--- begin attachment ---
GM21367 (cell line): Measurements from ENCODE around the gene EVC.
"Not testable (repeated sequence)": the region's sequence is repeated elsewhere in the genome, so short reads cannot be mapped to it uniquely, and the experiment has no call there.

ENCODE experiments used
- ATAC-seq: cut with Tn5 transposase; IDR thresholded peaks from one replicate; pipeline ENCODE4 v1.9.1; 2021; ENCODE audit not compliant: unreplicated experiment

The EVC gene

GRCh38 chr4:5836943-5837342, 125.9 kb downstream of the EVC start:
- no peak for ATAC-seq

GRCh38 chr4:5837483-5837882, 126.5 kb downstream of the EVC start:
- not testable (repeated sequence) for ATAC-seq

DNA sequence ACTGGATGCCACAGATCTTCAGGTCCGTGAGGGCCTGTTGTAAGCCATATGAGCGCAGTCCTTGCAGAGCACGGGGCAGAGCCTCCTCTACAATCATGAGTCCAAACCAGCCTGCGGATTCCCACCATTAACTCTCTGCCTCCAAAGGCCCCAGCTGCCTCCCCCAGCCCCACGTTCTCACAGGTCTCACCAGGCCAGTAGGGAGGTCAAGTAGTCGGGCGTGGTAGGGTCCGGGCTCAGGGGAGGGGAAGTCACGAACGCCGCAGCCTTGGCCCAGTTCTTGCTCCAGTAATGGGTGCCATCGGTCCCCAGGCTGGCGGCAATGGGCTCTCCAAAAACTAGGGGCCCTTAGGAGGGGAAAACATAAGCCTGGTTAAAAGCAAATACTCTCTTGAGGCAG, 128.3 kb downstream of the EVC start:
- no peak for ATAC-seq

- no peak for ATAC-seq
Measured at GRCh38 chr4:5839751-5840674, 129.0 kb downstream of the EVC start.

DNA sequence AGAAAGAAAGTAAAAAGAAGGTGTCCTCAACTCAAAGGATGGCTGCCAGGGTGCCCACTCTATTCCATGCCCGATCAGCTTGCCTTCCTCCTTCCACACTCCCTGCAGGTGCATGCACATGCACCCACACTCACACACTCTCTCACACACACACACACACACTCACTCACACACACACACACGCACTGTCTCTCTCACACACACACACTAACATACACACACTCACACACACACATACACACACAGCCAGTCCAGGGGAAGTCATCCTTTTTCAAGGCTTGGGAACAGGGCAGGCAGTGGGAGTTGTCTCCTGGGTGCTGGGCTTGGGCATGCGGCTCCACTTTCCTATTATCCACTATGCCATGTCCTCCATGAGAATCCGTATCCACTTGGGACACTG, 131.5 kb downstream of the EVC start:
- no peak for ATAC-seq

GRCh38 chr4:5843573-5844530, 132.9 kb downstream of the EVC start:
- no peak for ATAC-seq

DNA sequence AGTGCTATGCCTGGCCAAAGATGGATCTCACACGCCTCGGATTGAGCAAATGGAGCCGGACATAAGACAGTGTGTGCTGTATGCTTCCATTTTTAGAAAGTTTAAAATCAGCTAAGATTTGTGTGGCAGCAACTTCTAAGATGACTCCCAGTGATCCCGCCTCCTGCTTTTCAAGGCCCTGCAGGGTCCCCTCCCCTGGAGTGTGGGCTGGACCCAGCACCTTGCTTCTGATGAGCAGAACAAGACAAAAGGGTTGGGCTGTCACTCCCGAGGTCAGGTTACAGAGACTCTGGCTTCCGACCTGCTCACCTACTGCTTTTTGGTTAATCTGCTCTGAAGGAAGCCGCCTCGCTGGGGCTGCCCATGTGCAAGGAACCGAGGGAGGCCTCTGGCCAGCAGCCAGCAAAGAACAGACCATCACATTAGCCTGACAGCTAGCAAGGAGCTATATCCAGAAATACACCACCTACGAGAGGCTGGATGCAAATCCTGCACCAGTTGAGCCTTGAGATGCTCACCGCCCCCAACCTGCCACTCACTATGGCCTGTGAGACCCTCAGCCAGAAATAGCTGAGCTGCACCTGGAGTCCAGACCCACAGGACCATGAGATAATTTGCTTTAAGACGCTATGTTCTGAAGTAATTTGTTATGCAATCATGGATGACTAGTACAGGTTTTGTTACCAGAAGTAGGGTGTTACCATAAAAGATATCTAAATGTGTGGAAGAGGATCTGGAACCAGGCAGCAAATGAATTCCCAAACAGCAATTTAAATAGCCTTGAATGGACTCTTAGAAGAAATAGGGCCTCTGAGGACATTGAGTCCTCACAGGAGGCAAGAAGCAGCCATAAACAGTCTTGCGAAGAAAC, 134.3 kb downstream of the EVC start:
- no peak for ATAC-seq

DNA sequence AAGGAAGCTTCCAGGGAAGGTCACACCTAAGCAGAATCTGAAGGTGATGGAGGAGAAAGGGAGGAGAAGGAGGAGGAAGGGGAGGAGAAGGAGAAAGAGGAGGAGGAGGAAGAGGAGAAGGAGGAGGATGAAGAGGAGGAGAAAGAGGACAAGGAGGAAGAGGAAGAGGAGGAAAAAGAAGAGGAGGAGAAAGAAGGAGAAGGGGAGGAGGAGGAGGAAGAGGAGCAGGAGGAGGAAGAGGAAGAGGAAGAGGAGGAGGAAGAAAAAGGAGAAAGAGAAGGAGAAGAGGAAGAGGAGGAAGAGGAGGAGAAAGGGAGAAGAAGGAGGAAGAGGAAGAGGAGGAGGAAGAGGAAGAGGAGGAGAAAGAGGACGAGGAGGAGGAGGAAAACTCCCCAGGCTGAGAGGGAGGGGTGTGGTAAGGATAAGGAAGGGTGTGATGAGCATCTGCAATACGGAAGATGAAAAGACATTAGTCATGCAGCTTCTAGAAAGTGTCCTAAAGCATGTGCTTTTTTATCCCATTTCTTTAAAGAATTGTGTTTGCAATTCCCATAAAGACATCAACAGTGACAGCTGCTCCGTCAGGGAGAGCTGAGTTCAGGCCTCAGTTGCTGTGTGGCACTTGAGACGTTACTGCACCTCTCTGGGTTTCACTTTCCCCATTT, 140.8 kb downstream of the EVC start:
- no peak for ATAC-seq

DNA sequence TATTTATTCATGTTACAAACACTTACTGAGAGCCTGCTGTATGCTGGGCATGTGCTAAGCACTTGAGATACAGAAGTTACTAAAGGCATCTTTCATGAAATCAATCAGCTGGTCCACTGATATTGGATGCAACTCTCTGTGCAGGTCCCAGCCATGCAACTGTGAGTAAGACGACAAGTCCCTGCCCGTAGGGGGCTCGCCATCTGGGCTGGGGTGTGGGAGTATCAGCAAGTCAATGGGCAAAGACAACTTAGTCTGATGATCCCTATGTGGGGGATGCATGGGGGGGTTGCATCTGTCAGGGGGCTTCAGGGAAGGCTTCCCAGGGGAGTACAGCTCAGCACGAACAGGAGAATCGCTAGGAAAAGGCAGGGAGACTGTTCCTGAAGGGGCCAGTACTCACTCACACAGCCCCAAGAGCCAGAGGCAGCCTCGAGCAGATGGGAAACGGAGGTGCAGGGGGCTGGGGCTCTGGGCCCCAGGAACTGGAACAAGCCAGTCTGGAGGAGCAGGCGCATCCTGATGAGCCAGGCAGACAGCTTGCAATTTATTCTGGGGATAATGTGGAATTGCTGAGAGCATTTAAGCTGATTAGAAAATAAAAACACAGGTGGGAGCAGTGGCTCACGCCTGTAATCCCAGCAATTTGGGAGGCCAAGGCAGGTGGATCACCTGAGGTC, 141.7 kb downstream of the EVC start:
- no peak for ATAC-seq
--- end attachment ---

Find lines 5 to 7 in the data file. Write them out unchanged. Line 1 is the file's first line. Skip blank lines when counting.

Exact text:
The EVC gene

GRCh38 chr4:5836943-5837342, 125.9 kb downstream of the EVC start:
- no peak for ATAC-seq